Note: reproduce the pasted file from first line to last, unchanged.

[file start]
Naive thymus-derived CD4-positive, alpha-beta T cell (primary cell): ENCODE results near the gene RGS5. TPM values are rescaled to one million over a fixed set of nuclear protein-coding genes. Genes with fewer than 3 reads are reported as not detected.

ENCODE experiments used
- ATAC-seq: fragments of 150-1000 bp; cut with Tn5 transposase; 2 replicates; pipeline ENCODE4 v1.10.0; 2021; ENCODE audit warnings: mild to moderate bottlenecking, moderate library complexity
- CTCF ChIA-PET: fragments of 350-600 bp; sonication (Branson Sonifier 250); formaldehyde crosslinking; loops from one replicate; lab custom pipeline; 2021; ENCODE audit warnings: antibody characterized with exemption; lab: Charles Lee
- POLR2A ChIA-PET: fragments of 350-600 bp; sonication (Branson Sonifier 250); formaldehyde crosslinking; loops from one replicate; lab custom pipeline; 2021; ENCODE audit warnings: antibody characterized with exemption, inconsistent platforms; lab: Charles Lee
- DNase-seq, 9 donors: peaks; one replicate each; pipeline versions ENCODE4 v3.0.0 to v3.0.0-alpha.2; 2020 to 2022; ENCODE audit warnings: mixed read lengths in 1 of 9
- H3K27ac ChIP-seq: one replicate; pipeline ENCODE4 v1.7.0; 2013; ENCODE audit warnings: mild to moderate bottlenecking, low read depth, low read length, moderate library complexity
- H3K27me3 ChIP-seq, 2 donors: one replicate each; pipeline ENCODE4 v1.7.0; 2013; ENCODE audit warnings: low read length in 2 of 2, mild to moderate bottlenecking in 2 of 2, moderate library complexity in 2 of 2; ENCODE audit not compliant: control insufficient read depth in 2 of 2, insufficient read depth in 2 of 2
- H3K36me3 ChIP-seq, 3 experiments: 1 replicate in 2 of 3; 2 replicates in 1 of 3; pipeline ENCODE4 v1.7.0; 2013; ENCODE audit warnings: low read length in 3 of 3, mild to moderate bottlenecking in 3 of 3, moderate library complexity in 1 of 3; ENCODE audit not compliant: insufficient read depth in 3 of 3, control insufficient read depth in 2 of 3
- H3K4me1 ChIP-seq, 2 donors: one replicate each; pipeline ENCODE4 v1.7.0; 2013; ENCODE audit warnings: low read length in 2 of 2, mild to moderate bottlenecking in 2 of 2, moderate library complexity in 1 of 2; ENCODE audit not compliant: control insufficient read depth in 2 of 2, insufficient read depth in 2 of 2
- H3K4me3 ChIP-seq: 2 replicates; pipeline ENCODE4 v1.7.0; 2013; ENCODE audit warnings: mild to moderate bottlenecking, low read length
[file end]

Naive thymus-derived CD4-positive, alpha-beta T cell (primary cell): ENCODE results near the gene RGS5. TPM values are rescaled to one million over a fixed set of nuclear protein-coding genes. Genes with fewer than 3 reads are reported as not detected.

ENCODE experiments used
- ATAC-seq: fragments of 150-1000 bp; cut with Tn5 transposase; 2 replicates; pipeline ENCODE4 v1.10.0; 2021; ENCODE audit warnings: mild to moderate bottlenecking, moderate library complexity
- CTCF ChIA-PET: fragments of 350-600 bp; sonication (Branson Sonifier 250); formaldehyde crosslinking; loops from one replicate; lab custom pipeline; 2021; ENCODE audit warnings: antibody characterized with exemption; lab: Charles Lee
- POLR2A ChIA-PET: fragments of 350-600 bp; sonication (Branson Sonifier 250); formaldehyde crosslinking; loops from one replicate; lab custom pipeline; 2021; ENCODE audit warnings: antibody characterized with exemption, inconsistent platforms; lab: Charles Lee
- DNase-seq, 9 donors: peaks; one replicate each; pipeline versions ENCODE4 v3.0.0 to v3.0.0-alpha.2; 2020 to 2022; ENCODE audit warnings: mixed read lengths in 1 of 9
- H3K27ac ChIP-seq: one replicate; pipeline ENCODE4 v1.7.0; 2013; ENCODE audit warnings: mild to moderate bottlenecking, low read depth, low read length, moderate library complexity
- H3K27me3 ChIP-seq, 2 donors: one replicate each; pipeline ENCODE4 v1.7.0; 2013; ENCODE audit warnings: low read length in 2 of 2, mild to moderate bottlenecking in 2 of 2, moderate library complexity in 2 of 2; ENCODE audit not compliant: control insufficient read depth in 2 of 2, insufficient read depth in 2 of 2
- H3K36me3 ChIP-seq, 3 experiments: 1 replicate in 2 of 3; 2 replicates in 1 of 3; pipeline ENCODE4 v1.7.0; 2013; ENCODE audit warnings: low read length in 3 of 3, mild to moderate bottlenecking in 3 of 3, moderate library complexity in 1 of 3; ENCODE audit not compliant: insufficient read depth in 3 of 3, control insufficient read depth in 2 of 3
- H3K4me1 ChIP-seq, 2 donors: one replicate each; pipeline ENCODE4 v1.7.0; 2013; ENCODE audit warnings: low read length in 2 of 2, mild to moderate bottlenecking in 2 of 2, moderate library complexity in 1 of 2; ENCODE audit not compliant: control insufficient read depth in 2 of 2, insufficient read depth in 2 of 2
- H3K4me3 ChIP-seq: 2 replicates; pipeline ENCODE4 v1.7.0; 2013; ENCODE audit warnings: mild to moderate bottlenecking, low read length